Meanwhile, during a recent interview in HMRC I attended, which was supposed to be open in terms of questions, after a brief exchange the examiners stated that based on the questions they were meant to ask they would not have been able to assess the relevant competencies, and instead asked some of the standard STAR-type questions. Needless to say, not having prepared sufficiently impressive examples beforehand, I did not fare well.

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  30. A Wadee

    I agree with Amanda Frankland comment. I whole heartedly endorse name blind recruitment. In my experience canditates fail the first hurdle of the sift as they are being assessed by people who may know them personally. Interviews and sifts should be conducted by staff working in Human Resources. These staff ideally should be trained adequately and will provide consistency in markings and sifting applications. They will ensure arbitrary independant assessment. To further improve assessment and reduce bias I welcome the innovation of a more inclusive and diverse panel.

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  31. Kevin

    Name blind recruitment - like in an administrative slip up from Yes Minister - could end up recruiting the wrong person for the wrong job. It is easier to remember a candidate's/interviewee's name than number.
    It is not like blinding in clinical trials.
    You are never going to remove the potential for human bias, particularly for or against internal candidates. It does not seem unfair to use the extra information known about internal candidates to decide on their competence.

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    • Dave

      The fact that it doesn't seem unfair only really highlights the issue. How much "extra information" do you know about someone that you go for drink with regularly? or you play cricket with? or spend a weekend at the lodge with? Seems fair to me!

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      • S

        Exactly. Or how long are you going to hold against someone, some minor error of judgement or embarassing situation a candidate may have been involved in years ago and may very well have learned from? I was given a chance a few years ago to offer TARA to a member of my team; I knew one team member had performed the additional duties well in the past but I thought it was fair to offer a development opportunity to someone else. Instead I was forced to recommend the person who had already had the opportunity, senior management's favourite, because of some embarassment surrounding the person I had picked (and viewed as having potential) many years before.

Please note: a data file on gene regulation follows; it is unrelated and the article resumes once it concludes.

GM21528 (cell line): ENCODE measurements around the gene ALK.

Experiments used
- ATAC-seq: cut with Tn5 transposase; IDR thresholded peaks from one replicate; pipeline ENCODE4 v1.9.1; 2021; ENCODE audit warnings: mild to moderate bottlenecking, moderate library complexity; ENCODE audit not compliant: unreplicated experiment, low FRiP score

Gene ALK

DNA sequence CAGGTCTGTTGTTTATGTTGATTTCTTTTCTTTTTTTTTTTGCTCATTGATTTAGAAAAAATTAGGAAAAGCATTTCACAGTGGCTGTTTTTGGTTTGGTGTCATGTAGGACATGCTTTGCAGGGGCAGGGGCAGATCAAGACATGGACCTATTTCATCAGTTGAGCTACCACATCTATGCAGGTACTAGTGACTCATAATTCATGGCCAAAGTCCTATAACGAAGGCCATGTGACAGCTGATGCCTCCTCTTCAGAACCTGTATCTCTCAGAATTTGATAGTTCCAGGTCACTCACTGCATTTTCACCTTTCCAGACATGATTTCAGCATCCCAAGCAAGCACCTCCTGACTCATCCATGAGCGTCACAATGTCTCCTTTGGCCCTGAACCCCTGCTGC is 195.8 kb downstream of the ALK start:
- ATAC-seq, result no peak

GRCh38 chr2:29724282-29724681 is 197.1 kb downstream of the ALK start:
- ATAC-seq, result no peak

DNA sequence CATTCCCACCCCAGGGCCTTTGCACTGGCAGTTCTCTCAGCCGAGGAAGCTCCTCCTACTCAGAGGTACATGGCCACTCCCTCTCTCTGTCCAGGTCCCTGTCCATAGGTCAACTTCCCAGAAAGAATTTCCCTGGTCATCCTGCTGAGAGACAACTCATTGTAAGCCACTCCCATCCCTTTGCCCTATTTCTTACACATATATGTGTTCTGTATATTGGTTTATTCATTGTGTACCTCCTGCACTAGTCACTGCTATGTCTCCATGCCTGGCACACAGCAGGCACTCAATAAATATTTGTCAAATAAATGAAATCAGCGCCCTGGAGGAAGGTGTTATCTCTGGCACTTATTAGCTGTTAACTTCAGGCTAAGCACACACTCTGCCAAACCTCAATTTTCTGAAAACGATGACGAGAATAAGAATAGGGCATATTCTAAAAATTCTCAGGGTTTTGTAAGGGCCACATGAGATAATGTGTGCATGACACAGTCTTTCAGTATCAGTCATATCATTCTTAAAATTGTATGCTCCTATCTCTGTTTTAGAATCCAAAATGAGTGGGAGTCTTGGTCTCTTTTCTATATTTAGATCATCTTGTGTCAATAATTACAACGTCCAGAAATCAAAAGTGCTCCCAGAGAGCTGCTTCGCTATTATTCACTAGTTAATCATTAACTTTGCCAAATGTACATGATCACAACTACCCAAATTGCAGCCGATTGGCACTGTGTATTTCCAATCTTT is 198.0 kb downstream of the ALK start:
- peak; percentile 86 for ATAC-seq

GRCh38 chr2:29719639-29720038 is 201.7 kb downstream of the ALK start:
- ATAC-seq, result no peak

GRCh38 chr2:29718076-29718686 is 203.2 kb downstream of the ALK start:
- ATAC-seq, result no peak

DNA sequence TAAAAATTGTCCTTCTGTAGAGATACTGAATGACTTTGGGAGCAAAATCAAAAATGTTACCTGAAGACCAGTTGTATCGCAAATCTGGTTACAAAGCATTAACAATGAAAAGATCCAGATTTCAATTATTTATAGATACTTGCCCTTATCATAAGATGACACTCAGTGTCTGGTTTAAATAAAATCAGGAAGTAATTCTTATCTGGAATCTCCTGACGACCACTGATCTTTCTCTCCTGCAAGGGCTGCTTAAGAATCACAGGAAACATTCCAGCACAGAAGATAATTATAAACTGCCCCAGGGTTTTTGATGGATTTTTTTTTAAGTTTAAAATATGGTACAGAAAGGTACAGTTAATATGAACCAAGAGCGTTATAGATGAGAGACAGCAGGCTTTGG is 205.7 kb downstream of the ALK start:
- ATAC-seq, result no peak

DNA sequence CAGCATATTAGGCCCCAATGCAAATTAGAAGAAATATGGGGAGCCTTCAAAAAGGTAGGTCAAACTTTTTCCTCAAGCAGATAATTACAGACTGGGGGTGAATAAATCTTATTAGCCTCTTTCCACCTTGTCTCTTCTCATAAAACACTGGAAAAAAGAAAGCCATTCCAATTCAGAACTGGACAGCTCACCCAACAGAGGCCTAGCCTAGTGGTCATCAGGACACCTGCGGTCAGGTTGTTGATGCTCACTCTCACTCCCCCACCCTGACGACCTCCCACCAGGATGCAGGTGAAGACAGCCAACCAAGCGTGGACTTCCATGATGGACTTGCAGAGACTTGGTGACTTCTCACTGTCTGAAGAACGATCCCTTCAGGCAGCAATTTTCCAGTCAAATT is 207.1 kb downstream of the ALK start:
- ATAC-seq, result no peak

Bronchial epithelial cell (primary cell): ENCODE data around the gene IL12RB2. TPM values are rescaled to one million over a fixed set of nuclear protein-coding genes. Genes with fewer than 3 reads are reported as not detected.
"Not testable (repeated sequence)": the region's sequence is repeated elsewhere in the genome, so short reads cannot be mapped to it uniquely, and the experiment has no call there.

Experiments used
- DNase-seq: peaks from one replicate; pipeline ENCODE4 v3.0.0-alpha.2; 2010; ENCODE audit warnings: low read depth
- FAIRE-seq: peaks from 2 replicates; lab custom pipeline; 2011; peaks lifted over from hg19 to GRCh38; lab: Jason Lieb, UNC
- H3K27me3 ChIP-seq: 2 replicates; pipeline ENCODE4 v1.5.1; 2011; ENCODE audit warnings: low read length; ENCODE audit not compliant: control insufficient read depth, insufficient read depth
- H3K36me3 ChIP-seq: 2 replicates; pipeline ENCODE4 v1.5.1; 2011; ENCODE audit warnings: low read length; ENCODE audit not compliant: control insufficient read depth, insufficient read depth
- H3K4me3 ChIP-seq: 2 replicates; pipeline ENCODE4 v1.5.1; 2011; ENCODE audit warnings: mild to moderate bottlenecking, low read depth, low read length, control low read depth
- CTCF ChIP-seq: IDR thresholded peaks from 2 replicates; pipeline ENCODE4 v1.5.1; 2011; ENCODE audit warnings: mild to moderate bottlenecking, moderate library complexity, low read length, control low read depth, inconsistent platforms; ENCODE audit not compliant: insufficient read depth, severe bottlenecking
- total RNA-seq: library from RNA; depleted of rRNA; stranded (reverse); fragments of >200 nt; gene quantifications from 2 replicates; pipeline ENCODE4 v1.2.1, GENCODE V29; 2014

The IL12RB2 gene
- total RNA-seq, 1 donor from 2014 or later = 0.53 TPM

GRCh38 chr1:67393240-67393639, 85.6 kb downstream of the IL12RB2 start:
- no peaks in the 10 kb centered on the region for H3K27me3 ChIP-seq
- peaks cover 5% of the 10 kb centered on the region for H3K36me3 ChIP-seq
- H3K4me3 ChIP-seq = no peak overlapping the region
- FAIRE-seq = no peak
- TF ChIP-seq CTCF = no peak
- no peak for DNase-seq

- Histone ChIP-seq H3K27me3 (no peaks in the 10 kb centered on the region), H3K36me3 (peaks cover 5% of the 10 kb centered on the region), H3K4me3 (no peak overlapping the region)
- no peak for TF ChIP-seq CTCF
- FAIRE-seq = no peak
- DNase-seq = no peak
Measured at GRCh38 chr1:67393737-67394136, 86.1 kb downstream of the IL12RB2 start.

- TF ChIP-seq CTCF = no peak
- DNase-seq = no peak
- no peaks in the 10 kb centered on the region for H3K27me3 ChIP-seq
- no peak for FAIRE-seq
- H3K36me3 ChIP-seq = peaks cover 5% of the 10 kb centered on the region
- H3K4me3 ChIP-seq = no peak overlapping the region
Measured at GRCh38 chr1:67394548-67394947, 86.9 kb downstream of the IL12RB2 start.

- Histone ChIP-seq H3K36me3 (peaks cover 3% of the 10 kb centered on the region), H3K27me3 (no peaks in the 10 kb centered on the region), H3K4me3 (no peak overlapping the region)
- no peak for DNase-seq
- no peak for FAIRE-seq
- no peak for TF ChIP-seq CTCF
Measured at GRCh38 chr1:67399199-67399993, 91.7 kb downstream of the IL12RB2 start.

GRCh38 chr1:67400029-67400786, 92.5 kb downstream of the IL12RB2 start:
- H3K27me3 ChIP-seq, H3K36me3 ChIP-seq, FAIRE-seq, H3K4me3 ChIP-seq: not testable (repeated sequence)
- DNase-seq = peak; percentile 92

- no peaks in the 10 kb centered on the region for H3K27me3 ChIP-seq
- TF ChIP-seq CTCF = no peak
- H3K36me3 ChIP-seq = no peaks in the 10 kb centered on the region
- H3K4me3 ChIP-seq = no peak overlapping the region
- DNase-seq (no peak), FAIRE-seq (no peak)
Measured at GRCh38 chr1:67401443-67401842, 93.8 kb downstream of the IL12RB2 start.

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  32. Jo

    I'm really glad to see this prioritised. As a woman working in a male dominated area, it's a topic close to my heart. We don't only need to make sure our sifting and interviewing are fair but also that our advertising and requirements don't unnecessarily discourage or exclude good candidates.

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  33. Angela

    Name blind recruitment treats everyone equally. I thought we had long moved away from the idea that treating everyone equally is the same as offering people equality of opportunity - because it isn't. How can we value diversity if we are blind to it? How can we appreciate that people have different starting points and may not be afforded the same opportunities? How can we take a bit more time to promote non-traditional candidates and ensure a diverse shortlist if we cannot see? Senior Civil Servants talk about diversity but have a long way to go before they truly understand what this means. One example is all the Talent Schemes which look like a good idea - but talented individuals with young families don't join schemes which require additional time and energy, training courses, overnight stays and placements which can't accommodate childcare. You talk about wanting more female leaders but I, for one, won't fail as a mother in order to achieve it, and no-one will appreciate how hard I have struggled as a working class, Asian female in a male, middle class, white environment if they can't see that when I apply for posts. This is a move backwards for a good soundbite and not substantiated by the evidence of blind Civil Service recruitment carried out to date.

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  34. Paul